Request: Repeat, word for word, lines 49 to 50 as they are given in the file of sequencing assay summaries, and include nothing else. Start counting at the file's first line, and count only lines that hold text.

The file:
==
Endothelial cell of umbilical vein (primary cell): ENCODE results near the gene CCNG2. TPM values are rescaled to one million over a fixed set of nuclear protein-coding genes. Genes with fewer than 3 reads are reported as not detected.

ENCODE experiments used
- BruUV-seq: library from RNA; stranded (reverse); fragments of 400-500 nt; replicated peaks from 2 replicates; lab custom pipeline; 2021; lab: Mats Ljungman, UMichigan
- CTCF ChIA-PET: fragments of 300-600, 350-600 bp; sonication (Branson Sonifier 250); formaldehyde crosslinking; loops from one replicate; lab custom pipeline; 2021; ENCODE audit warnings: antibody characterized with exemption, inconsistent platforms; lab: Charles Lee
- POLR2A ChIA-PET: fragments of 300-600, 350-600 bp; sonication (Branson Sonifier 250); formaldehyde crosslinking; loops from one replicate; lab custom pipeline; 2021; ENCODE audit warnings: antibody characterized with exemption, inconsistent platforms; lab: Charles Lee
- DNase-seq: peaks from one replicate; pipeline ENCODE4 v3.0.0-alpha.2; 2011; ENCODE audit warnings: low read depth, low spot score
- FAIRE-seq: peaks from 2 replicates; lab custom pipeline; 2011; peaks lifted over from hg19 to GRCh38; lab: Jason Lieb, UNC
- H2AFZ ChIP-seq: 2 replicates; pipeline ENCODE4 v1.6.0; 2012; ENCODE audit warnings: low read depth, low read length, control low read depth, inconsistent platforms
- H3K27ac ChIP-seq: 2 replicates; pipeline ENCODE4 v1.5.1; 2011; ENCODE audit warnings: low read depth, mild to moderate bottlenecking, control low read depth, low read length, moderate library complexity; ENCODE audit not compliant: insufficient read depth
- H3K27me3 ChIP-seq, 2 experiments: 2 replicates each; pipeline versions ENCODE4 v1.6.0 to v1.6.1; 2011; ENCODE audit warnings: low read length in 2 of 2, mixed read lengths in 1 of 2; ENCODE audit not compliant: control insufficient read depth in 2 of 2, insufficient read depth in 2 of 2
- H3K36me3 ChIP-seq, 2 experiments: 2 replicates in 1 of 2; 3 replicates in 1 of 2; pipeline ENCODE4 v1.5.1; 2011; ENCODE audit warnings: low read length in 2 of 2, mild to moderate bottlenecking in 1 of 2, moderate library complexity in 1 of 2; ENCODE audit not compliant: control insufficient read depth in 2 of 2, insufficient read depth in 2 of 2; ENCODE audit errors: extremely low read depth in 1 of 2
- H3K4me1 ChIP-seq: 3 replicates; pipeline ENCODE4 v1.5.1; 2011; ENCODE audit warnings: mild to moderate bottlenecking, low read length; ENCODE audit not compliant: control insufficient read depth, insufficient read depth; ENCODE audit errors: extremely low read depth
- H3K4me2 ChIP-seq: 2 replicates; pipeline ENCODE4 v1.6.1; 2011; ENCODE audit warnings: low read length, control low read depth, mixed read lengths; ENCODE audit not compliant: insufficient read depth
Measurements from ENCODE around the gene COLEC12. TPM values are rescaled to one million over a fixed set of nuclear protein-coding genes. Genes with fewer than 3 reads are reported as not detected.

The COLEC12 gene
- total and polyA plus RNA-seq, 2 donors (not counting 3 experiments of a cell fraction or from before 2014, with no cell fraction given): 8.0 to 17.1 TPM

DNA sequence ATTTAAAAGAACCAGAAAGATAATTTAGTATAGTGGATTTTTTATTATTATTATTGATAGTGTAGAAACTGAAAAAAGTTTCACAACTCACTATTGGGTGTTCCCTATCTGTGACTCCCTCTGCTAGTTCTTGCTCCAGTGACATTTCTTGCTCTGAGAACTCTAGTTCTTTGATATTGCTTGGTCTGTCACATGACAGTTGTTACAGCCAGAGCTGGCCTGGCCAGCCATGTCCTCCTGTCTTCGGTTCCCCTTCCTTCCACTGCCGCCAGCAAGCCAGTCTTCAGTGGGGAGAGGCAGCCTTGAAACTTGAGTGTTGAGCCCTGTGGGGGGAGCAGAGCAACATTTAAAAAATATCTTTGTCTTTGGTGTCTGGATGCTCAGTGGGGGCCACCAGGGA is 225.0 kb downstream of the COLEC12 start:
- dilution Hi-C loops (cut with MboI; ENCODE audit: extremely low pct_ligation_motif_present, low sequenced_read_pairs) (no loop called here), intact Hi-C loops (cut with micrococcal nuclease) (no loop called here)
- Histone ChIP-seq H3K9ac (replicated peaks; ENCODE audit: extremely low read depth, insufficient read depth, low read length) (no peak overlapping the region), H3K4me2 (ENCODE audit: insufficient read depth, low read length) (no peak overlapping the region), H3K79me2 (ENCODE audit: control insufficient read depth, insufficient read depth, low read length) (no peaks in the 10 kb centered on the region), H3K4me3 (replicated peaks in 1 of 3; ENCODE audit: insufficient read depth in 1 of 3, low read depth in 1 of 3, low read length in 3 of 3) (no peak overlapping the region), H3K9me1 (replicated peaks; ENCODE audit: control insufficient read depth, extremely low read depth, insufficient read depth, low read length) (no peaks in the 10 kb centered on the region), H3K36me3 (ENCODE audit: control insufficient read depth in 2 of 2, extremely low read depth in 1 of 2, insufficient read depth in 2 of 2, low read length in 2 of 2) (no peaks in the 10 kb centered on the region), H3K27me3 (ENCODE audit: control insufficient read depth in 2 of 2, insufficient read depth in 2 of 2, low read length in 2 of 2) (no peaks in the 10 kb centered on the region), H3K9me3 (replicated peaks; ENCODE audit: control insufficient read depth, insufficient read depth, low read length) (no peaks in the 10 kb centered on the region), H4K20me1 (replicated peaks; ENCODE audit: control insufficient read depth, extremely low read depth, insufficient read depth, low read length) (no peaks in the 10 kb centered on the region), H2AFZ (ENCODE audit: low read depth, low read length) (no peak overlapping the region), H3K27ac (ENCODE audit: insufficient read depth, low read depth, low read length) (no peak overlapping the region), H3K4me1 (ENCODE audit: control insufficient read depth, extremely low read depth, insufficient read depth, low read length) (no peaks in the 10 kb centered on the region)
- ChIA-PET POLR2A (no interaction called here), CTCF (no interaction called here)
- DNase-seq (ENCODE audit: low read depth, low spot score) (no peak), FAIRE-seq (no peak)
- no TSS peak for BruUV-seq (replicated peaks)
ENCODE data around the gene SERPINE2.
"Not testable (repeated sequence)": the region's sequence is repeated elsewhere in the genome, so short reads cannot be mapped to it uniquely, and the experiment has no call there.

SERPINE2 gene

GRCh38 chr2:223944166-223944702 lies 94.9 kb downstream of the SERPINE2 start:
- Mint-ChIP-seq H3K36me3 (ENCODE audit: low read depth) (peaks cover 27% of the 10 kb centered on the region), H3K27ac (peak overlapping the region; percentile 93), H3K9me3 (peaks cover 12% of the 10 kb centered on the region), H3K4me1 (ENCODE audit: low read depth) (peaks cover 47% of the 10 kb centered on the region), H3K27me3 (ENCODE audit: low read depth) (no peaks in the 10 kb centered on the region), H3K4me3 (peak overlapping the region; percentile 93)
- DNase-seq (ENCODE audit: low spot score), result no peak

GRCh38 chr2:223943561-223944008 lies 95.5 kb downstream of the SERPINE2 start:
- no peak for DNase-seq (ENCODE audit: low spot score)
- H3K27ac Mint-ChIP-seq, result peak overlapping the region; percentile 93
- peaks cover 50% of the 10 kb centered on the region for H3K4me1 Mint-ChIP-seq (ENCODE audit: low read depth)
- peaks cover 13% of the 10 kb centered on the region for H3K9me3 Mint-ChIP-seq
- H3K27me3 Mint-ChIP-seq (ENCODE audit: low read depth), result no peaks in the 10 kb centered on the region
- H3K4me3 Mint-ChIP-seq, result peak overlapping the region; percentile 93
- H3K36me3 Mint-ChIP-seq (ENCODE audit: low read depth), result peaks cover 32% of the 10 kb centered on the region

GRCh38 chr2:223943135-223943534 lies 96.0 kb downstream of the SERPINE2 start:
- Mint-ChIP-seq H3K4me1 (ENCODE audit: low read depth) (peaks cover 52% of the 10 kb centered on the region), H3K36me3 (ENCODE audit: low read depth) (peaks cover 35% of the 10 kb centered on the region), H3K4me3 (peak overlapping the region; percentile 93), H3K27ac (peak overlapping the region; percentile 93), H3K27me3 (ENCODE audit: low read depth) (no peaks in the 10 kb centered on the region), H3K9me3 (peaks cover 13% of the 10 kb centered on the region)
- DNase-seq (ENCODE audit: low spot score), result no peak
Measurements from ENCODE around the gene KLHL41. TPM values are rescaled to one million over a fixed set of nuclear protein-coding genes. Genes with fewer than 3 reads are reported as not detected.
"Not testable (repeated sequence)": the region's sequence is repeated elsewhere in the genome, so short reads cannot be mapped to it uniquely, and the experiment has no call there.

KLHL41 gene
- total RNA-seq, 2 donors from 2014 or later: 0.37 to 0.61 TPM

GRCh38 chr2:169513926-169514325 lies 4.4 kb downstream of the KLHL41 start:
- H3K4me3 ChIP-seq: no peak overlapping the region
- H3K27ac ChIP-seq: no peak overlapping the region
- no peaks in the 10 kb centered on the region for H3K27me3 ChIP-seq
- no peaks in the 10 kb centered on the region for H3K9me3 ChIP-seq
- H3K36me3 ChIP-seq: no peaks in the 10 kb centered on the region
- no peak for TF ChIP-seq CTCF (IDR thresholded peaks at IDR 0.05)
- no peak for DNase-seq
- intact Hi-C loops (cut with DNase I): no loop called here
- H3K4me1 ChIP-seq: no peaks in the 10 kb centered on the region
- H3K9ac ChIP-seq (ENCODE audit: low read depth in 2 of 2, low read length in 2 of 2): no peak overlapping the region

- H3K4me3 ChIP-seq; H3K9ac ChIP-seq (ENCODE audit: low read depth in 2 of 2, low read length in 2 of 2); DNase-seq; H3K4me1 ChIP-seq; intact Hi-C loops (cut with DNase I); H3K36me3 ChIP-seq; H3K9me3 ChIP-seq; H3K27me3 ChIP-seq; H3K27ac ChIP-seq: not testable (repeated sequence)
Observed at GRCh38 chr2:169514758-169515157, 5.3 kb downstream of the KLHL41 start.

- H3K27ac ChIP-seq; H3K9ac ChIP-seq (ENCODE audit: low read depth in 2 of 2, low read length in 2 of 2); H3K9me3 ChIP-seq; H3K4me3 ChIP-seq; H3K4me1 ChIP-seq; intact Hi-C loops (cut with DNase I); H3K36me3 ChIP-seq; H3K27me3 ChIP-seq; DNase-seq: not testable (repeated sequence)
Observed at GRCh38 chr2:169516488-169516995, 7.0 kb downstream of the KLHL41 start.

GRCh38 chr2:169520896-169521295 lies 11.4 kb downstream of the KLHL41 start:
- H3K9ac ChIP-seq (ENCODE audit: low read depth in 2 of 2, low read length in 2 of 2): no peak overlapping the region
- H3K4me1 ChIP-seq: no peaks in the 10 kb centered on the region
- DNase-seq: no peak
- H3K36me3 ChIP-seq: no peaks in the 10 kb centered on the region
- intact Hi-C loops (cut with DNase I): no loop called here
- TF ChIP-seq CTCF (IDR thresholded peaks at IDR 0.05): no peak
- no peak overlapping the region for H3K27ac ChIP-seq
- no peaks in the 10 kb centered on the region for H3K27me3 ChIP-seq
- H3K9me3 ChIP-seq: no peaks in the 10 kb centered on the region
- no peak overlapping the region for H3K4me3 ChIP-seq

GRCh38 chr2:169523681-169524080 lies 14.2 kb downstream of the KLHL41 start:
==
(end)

- H3K36me3 ChIP-seq: no peaks in the 10 kb centered on the region
- no peak for TF ChIP-seq CTCF (IDR thresholded peaks at IDR 0.05)